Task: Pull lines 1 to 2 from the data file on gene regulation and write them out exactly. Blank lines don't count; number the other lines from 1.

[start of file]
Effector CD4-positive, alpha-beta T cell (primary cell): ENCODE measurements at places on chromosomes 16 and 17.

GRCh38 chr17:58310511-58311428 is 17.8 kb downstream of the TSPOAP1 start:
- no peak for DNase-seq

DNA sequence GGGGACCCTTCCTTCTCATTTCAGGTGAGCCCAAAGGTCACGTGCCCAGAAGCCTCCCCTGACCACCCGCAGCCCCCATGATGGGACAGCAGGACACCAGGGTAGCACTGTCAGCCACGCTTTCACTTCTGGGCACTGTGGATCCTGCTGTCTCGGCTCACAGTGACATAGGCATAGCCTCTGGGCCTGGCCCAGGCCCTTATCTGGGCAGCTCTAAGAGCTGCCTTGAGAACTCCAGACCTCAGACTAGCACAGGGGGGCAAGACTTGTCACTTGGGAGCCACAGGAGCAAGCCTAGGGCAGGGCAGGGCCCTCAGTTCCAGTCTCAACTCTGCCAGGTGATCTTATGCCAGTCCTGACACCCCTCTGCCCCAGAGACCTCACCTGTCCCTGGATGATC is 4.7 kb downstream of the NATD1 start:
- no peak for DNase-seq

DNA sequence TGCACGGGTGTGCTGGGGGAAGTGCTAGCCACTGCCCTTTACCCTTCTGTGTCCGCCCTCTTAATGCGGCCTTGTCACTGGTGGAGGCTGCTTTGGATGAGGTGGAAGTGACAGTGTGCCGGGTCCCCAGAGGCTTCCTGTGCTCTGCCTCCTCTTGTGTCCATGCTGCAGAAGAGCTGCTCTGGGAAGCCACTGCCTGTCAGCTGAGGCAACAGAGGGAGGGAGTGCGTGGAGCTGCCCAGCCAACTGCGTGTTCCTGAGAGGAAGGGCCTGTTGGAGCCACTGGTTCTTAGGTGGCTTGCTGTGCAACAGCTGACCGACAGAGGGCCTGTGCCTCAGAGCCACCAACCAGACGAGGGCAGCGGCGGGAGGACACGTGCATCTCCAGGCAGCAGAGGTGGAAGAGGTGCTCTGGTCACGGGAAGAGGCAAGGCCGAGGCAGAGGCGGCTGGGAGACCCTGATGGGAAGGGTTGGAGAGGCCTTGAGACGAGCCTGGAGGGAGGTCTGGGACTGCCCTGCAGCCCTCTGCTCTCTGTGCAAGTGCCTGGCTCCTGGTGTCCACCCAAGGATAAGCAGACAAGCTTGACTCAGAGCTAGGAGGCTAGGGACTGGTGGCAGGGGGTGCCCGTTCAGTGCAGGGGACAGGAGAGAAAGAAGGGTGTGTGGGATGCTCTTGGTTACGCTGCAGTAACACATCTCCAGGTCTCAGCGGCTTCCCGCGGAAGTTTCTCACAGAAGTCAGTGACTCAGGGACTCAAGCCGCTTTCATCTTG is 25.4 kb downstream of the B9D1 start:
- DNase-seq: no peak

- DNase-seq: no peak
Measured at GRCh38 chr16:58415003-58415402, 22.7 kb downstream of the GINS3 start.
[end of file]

Effector CD4-positive, alpha-beta T cell (primary cell): ENCODE measurements at places on chromosomes 16 and 17.

GRCh38 chr17:58310511-58311428 is 17.8 kb downstream of the TSPOAP1 start: